Longevity banners commemorating the 70th birthday of Xu Yingkui
|Title||Longevity banners commemorating the 70th birthday of Xu Yingkui|
|Period||Qing dynasty (1644–1911), 1900|
|Medium||Silk with metallic threads|
|Dimensions||293.5 x 145.5 cm; 302 x 147.3 cm|
|Collection||University Museum and Art Gallery, HKU|
|Provenance||Gift of Dr Hui Wai Haan|
A pair of longevity banners were presented to Xu Yingkui (1830–1903), the Qing Governor-General of Fujian and Zhejiang, to commemorate his seventieth birthday in 1900. He was well-known in China for concluding the ‘Mutual Protection of Southeast China’ (dongnan hubao) agreement with other provincial governors and high-ranking officials, such as Zhang Zhidong (1837–1909) and Liu Kunyi (1830–1902). This agreement declared the neutrality of Southeast China in the war between the court of Empress Dowager Cixi (1835–1908) and the Eight-Nation Alliance of foreign powers during the Boxer Rebellion (1899–1901).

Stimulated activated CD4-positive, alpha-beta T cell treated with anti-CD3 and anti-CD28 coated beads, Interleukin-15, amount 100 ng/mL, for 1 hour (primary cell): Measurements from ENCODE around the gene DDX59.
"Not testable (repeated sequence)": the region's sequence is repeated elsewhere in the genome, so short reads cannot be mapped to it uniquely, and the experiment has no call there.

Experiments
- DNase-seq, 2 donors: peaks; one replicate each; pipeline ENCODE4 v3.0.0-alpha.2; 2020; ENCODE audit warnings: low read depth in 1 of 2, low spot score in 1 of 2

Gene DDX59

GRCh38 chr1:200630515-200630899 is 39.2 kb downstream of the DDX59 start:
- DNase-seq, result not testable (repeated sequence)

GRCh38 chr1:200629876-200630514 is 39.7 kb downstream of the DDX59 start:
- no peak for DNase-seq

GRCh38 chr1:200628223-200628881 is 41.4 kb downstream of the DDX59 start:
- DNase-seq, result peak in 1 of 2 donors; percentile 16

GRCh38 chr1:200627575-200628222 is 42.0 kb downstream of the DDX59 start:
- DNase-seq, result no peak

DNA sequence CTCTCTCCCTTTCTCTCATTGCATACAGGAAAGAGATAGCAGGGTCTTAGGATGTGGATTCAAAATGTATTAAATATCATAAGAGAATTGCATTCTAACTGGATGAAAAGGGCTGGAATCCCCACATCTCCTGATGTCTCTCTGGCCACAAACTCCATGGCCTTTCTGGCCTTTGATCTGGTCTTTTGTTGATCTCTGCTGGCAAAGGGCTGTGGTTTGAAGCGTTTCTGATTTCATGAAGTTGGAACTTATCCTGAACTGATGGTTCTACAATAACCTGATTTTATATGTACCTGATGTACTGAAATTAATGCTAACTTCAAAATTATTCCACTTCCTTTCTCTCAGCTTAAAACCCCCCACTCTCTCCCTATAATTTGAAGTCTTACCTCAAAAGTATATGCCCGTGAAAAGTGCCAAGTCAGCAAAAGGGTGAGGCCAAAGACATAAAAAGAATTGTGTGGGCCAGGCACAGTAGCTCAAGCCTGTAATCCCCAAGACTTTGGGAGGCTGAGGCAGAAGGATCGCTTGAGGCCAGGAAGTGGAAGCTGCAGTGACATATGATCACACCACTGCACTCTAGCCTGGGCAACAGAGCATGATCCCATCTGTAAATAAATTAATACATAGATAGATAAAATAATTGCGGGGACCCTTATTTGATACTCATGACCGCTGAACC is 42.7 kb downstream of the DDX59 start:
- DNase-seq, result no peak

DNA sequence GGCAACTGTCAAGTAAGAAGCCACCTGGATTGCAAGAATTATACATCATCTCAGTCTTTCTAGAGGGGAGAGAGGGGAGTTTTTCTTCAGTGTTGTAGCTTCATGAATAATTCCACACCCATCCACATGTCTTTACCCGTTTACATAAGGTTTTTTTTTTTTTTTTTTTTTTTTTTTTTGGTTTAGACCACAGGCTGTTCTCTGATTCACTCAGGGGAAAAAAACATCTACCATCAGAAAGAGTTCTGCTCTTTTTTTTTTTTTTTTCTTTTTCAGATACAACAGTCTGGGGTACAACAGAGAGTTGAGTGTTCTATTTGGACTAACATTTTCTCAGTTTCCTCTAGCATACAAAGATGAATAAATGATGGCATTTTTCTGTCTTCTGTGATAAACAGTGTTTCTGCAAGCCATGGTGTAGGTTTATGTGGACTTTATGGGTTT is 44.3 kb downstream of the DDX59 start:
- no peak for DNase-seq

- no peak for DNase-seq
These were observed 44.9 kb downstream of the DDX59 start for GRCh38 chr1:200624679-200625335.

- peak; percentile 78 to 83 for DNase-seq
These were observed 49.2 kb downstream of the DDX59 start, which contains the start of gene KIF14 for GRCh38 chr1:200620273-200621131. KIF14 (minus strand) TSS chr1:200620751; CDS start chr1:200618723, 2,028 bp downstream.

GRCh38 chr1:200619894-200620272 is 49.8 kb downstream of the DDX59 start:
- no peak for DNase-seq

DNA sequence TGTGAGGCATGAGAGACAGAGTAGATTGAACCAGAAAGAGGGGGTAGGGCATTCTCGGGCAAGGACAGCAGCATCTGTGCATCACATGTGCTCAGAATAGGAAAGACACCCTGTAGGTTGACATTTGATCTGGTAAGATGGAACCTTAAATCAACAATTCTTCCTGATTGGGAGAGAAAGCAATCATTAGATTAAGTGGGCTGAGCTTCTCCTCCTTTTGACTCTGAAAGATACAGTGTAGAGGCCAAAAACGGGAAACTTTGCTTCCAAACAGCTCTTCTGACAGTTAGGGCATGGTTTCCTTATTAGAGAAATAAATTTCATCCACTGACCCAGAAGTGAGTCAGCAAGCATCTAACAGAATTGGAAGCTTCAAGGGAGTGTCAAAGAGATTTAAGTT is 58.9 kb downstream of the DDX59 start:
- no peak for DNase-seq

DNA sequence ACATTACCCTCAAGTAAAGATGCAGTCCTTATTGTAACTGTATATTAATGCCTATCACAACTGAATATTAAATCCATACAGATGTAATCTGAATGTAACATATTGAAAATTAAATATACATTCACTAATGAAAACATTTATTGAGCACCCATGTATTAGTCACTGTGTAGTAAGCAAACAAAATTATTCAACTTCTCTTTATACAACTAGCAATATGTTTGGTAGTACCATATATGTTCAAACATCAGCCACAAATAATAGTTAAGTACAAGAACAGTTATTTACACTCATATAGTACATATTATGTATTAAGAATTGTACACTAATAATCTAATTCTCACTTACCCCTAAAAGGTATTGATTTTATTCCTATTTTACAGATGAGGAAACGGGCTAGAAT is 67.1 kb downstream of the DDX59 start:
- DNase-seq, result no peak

Each of the banners feature a large golden shou (longevity) character that was first embroidered with images of various Daoist immortals stitched onto a red satin ground.
The colourfully shaded bats around the shou character were embroidered using a technique called qiangzhen (‘encroaching satin stitch’), in which short straight stitches were embroidered layer upon layer, resulting in a shading of colours that move from light to dark. Embroidered silk banners like these were often used to decorate interiors during birthday or wedding banquets, or as wall hangings in temple lecture halls.